Can there be life after the death of democracy in the U.S.A.?

Democracy is dead in America when a smart, articulate, unifying Congressman - Rep. Dean Phillips - spends more than two months campaigning in New Hampshire for the Democratic Presidential Primary, and gets nearly zero news coverage.

Democracy is dead in America when a sitting president is a no-show in New Hampshire because he fears being challenged by someone more fit for office than himself.

Democracy is dead in America when the Democratic National Party and state Democratic parties keep Phillips off the ballot and call Biden the winner.

Democracy is dead when Biden says it is "clear that Donald Trump will be the Republican nominee." Probable, yes, but who is Biden to declare winners before Americans vote?

Democracy is dead when a majority of Republicans support an incoherent, racist, sexually abusive man who refused the peaceful transfer of power in the last election and will make pardoning himself one of his first acts if he indeed wins the coming election.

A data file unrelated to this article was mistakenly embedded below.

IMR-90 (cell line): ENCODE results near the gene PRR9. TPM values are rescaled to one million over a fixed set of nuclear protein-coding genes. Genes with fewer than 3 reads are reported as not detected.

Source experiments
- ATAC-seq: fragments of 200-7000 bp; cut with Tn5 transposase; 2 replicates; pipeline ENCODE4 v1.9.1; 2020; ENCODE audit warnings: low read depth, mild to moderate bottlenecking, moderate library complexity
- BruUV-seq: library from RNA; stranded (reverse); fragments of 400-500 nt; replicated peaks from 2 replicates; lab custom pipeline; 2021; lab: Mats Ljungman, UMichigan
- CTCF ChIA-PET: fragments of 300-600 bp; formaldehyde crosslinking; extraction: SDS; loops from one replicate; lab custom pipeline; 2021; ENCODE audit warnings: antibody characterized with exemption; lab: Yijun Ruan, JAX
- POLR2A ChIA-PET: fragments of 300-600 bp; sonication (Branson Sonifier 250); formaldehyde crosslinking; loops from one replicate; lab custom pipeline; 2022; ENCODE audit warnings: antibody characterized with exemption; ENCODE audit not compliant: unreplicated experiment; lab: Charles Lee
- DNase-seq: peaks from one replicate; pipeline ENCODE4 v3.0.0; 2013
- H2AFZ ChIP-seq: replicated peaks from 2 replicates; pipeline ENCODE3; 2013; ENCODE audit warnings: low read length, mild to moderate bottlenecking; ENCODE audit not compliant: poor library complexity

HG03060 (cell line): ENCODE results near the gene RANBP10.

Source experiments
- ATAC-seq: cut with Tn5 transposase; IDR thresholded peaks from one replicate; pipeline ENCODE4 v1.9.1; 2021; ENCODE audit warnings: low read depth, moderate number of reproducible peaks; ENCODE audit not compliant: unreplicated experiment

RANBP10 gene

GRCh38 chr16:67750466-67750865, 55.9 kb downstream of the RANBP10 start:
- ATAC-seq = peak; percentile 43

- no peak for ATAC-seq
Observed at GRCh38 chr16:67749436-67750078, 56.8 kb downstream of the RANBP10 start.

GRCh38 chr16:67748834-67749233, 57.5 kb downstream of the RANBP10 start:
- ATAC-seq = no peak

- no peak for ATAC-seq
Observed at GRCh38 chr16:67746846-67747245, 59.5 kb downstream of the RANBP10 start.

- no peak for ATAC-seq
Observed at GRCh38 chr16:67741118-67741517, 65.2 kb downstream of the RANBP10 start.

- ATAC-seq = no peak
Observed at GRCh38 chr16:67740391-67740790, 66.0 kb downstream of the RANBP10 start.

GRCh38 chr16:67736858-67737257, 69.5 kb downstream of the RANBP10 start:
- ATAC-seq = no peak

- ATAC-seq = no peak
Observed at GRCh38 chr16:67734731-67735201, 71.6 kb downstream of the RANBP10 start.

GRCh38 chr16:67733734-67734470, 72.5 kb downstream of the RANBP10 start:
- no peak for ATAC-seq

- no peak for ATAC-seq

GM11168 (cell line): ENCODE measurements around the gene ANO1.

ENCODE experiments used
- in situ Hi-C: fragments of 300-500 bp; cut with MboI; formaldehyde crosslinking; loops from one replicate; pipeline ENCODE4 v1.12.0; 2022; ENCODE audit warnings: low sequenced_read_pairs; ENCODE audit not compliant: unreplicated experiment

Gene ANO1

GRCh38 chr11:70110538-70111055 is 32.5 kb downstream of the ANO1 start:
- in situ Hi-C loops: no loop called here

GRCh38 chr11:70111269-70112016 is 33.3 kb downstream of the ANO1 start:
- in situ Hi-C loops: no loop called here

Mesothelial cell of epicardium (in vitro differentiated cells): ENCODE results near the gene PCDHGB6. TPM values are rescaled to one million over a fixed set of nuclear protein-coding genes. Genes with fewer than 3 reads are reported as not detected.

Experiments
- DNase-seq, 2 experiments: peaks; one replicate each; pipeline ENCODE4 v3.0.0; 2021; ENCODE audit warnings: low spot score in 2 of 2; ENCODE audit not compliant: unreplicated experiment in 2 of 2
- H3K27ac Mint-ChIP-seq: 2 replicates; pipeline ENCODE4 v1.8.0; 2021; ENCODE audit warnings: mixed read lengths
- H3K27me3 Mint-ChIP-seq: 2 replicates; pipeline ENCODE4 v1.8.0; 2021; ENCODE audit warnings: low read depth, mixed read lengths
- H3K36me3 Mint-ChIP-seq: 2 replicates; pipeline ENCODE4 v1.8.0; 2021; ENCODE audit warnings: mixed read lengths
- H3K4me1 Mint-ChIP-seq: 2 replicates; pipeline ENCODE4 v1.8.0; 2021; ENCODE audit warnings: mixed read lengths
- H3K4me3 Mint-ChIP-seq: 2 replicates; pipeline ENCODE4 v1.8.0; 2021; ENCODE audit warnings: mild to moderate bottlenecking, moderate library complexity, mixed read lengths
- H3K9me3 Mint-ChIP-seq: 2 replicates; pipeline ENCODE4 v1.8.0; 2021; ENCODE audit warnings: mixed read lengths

Democracy is dead when autocratic Trump speaks to his followers through limited communication channels, inciting them with false threats that people and institutions are out to get them and that he is the only one who can save them.

Democracy is dead in America when special interest money controls politicians' positions, what we hear, and who we can vote for to lead our nation.

Democracy is dead when our citizens are too tired, too discouraged, too zoned-out, too disenfranchised, too preoccupied - with the Kardashians or porn or Netflix - to engage in civil discourse or stand up for what they believe is important and just.

Democracy is dead in America. We can only hope that there is life after death.

Jacki Brown


This letter to the editor was submitted to The Commons.

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